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Mission to restore American chestnut gains momentum; Group to meet in Java Center this weekend

More than a century ago, the mighty giants of the forest began to fall.

The valuable, vigorous American chestnut tree, prized for its strong, light wood and its nutritious nuts, was infected with a blight brought over by imported Chinese chestnuts.

Now, the science of genetics may bring back the tree. And the first indications of the tree's possible resurgence are growing -- slender, barely 5 feet tall, but healthy -- in a fenced test field in Zoar Valley.

This weekend, some 200 scientists, arborists and tree-lovers will gather in Java Center for the 28th annual meeting of the American Chestnut Foundation in Beaver Hollow Conference Center.

The conference, which is open to the public by ticket, will feature Saturday afternoon tours of the William White Orchard in Zoar Valley, which is home to 1,700 trees from more than 30 American chestnut lines. Last year, transgenic trees developed at the State University of New York College of Environmental Science and Forestry in Syracuse were also planted at the site.

In the transgenic trees, a small amount of blight-resistant genes is mixed with American chestnut tree genes. The DEC field contains several types of genetically mixed trees, as well as pure Chinese chestnut trees and pure American chestnut trees.

"We've already lost two little ones," as expected, pure American chestnuts with no blight-resistant genes, says Herbert J. Darling of Amherst. Darling, now retired from the construction company started by his father and operated by his son-in-law, became interested in the tree in the late 1980s when a hunter discovered a tall chestnut that had survived the blight on Darling's Collins property. Despite Darling's efforts to save it, the tree died five years after it was found, but its offspring have been preserved and planted.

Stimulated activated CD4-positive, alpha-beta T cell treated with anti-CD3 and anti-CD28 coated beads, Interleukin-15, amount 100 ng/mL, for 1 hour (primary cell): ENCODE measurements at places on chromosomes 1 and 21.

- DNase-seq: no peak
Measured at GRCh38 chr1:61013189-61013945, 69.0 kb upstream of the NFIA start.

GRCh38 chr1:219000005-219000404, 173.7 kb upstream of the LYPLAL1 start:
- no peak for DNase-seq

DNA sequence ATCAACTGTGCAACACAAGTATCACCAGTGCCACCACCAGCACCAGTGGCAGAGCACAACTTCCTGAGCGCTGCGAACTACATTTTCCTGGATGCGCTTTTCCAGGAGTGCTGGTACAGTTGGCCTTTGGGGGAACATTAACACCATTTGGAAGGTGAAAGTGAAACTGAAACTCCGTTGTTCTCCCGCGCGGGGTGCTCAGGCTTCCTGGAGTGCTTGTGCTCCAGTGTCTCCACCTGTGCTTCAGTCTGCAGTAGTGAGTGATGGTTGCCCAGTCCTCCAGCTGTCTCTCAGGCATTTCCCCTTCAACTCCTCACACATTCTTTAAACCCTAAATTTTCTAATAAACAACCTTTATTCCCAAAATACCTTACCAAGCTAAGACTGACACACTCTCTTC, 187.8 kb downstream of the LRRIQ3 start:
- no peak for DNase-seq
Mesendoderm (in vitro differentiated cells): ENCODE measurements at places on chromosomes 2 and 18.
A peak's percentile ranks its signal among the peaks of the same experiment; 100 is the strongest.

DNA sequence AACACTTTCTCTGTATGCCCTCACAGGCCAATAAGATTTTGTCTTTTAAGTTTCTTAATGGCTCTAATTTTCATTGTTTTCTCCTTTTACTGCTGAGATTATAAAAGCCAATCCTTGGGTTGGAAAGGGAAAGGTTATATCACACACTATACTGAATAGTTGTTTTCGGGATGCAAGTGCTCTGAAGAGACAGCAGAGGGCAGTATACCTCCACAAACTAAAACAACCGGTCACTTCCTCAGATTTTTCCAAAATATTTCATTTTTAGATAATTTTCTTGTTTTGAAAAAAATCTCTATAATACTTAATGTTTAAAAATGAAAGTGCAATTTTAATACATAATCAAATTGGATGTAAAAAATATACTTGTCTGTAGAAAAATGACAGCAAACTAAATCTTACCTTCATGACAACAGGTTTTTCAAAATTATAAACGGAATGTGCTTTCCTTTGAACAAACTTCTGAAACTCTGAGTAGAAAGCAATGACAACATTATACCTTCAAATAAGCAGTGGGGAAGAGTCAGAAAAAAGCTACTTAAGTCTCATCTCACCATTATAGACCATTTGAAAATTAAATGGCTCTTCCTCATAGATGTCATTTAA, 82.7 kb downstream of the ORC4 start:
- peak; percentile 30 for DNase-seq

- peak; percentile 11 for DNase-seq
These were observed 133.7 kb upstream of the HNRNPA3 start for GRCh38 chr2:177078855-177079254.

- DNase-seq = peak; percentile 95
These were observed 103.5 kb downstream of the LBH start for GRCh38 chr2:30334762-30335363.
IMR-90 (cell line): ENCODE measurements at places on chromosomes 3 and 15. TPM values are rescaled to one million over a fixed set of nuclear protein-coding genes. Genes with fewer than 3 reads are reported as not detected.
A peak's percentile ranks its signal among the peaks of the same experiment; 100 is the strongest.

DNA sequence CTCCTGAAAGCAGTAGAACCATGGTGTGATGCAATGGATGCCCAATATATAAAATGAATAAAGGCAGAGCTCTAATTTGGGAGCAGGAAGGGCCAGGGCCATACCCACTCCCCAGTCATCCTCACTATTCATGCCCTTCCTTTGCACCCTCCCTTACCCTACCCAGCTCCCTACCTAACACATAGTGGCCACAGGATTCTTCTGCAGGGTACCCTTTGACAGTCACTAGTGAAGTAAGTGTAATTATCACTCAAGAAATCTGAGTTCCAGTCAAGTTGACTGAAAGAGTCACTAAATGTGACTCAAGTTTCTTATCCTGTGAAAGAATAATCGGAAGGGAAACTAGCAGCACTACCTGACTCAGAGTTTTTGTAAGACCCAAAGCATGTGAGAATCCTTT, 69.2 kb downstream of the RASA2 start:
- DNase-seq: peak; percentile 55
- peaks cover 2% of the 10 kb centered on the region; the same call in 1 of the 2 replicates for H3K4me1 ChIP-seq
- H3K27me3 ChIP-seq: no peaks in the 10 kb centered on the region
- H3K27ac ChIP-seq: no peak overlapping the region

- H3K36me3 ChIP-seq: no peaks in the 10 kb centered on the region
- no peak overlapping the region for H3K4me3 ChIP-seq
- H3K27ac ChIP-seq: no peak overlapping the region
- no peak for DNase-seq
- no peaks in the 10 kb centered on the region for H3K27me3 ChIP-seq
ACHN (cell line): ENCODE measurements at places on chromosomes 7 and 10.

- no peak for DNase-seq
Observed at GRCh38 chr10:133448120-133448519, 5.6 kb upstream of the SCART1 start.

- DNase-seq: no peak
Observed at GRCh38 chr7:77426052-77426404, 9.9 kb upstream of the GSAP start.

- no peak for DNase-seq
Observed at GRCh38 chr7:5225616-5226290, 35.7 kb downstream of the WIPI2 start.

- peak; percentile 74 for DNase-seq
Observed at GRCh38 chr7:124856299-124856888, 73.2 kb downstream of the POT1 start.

"Our main focus for the last 28 years has been to breed a chestnut that is essentially 94 percent American, but retains enough of the Chinese chestnut to have blight-resistance, and then crossbreed them to make them very, very hardy," says Paul Franklin, director of communications of the American Chestnut Foundation.

"The chestnut was one of the most important trees in the eastern United States, and it was one of the most populous," says Franklin. "It comprised about one tree in four from Maine to Georgia and from the Chesapeake to the Ohio Valley. It certainly grew in upstate New York."

In 1904, large volumes of Chinese chestnuts began to be imported in New York, and they soon spread a blight that killed American chestnuts. The blight "was 100 percent fatal" to trees that contracted it, says Franklin, "and from 1904 to 1955, 4 billion trees died. It's hard to imagine how important that was."

Genes from trees that were not exposed to the blight or seemed to be somewhat resistant are used in some 300 breeding and test orchards.

"Our goal is to make forest-hardy chestnuts that will survive in the wild on their own," said Franklin.

The conference will include workshops on chestnut identification, growing the trees, and pest and disease management, as well as tips on photographing chestnuts. Also planned are scientific presentations on the state of chestnut restoration, disease and research, and a presentation on the progress of SUNY-ESF's chestnut biotechnology program.

Public tickets for the entire conference cost $180 per person and $300 per couple. Day passes are $65 per person on Saturday, the day of the orchard tour, and $45 on Sunday. Both day passes include breakfast and lunch. For more information or to buy tickets, go to the group's website, acf.org.

email: aneville@buffnews.com

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